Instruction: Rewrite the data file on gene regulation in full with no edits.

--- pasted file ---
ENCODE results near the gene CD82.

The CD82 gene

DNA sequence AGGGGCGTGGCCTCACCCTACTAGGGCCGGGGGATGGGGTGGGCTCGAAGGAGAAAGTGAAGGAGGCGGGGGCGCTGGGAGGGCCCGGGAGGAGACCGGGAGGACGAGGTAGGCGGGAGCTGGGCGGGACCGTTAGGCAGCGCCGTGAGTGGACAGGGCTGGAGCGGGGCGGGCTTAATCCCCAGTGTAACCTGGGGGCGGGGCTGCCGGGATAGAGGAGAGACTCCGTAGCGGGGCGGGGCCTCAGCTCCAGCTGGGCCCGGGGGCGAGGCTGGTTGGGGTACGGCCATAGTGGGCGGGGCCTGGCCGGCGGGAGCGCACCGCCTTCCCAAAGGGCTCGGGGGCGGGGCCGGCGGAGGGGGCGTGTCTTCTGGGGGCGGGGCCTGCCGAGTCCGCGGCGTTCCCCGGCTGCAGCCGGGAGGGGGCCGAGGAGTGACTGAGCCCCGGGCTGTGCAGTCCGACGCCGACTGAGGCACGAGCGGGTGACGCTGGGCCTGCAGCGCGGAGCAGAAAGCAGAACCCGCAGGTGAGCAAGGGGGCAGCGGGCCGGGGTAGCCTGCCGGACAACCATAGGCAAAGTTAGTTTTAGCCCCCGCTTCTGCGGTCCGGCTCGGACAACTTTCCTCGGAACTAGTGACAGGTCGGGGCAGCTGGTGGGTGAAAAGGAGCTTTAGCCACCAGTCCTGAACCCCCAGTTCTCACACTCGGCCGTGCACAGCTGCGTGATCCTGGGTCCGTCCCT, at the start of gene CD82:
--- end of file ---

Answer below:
ENCODE results near the gene CD82.

The CD82 gene

DNA sequence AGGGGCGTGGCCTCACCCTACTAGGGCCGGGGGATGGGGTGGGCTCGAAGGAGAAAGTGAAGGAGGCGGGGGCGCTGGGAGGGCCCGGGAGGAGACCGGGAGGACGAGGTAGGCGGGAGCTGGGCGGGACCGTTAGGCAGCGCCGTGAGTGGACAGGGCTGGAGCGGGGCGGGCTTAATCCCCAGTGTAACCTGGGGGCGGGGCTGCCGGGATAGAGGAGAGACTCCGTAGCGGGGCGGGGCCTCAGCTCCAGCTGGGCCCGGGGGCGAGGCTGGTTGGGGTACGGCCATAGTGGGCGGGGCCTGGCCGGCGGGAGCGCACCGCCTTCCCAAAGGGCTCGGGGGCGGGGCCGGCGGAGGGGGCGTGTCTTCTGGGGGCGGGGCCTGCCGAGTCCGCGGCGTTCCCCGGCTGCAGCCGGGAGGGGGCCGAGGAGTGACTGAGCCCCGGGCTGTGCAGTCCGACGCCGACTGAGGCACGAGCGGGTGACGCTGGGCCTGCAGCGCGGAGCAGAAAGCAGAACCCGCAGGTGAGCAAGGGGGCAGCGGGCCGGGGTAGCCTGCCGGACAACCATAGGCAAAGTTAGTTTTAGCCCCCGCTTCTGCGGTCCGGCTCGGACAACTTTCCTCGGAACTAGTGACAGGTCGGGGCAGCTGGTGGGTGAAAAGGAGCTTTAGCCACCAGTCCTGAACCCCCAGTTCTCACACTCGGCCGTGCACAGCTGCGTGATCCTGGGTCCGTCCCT, at the start of gene CD82: